If you've ever been to a conference or event, you have probably snagged a branded water
bottle or keychain for your collection. Promotional products are ever-present now and are used by companies worldwide to generate brand awareness and drive sales. Studies show that their use can potentially boost sales by an incredible 22 percent.
But when did these knick-knacks and pens become almost a rite of passage into the business world? How did they evolve through history to become a multi-billion dollar industry today? A look into the history of promotional products may allow for a better understanding of how consumers react to various brand marketing strategies and suggest ways to reduce operational costs by looking at past examples.
Political Beginnings to Promotional Use
One of the first well-documented uses of promotional products as a means of branding occurred in 1789. George Washington won the first United States presidential race. To celebrate his victory, they produced commemorative buttons to rally up the crowd and mark the beginning of a new era.
However, it was only in the late 1800s that the first true use of promotional products as a marketing tool was established. Jasper Meeks was a newsagent in Ohio whose press was struggling because of the recession. To avoid going out of business, he offered to use his press to print a local shoe store's logo onto free shoe bags. The idea worked, and the shoe store witnessed a surge in footfall.
Meek's strategy was quite successful and was quickly picked up by larger companies. Calendars became a viral branding and advertising product. Soon enough, advertising companies began offering all sorts of promotional products, from caps to cards. Their popularity was capitalized by 12 promotional product companies in 1904 who formed the Promotional Products Association International (formerly Advertising Manufacturers Association) to debate pricing, operational, and marketing strategies. Within two years, the organization welcomed more than 56 members and one honorary member and published its first official journal.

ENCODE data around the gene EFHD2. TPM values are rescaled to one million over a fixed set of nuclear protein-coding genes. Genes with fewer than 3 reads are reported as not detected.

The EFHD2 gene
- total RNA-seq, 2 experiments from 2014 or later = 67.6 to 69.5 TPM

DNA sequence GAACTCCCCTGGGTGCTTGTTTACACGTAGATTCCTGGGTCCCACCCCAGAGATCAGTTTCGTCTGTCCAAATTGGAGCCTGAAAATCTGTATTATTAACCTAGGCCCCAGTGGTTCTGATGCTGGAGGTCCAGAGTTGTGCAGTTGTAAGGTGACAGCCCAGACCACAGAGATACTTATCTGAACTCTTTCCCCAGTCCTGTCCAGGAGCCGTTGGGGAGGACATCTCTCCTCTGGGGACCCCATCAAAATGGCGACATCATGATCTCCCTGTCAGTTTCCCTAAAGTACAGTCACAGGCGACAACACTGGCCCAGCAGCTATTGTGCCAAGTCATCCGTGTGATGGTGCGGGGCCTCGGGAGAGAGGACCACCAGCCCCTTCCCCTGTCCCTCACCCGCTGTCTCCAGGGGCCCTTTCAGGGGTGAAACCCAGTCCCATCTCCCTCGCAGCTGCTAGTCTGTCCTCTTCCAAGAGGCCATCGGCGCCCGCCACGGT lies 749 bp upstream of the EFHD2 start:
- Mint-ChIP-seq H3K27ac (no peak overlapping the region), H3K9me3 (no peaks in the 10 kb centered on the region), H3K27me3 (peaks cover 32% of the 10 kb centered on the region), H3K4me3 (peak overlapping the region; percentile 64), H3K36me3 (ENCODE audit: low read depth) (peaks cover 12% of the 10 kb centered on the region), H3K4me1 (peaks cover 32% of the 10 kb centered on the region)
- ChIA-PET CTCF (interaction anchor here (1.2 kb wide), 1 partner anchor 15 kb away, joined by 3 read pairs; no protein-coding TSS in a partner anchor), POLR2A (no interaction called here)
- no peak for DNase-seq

A Push for Fairness and Worldwide Growth
In 1950, Joe Segel, a grad student at Wharton School of Business, formed the Advertising Specialty Institute (ASI). ASI functioned as a valuable resource for promotional product suppliers and companies who wished to use them. It helped diversify, de-monopolize, and regulated the industry.
In the U.K. and Ireland, the industry hadn't taken off as it had in the U.S. It only existed in the form of companies offering gifts to each other to form corporate relationships. In the 1950s, the U.K. realized the potency of promotional materials, with more and more companies enlisting the same in their business strategies. The British Promotional Materials Association(BPMA) was formed in 1965 as the British equivalent to the ASI and solidified the industry's position in its market.
The 1970s saw the exponential growth of the promotional products industry. Big corporate players realized the true potential of marketing their brands on promotional materials and quickly began taking advantage. The decade-long boom of the industry resulted in promotional merchandise as a crucial marketing tool. By the 1980s, these items began taking center stage in branding strategies across the globe. At the turn of the century, over 20,000 recorded promotional product suppliers were run by owners from a variety of backgrounds.
The Digital Age
The mainstreaming of email use in the business world in the 1990s revolutionized the promo product industry. Businessmen could order products from suppliers directly without any third-party channels, which increased efficiency and, at the same time, drove down ordering expenses. The 2000s also witnessed a global expansion of supply chains, with companies starting to import branded products overseas.
Finally, the ease of internet access and high-speed networks made it even easier for advertising companies to offer their promotional product services. The online marketplace also gave rise to healthy competition, thus driving down prices even further. The use of video calls meant that businesses could preview the supplier's services online before placing their order.
Nowadays, companies can order a wide array of items, including branded ballpoint pens, drinkware, clothing, and unique items like fidget spinners.
The Birth of a Marketing Revolution
The promotional product world has seen many changes throughout its history, from buttons to shopping bags to stress balls. What started as a political accessory has turned into a staple of corporate operations.
The concept almost flew under the radar quite interestingly had it not been for Joseph Meek's chance idea. It started as a means to prevent bankruptcy. Then blossomed into a fully developed industry with hundreds of billions of dollars being spent cumulatively by companies every year, from small scale startups to Fortune 500s.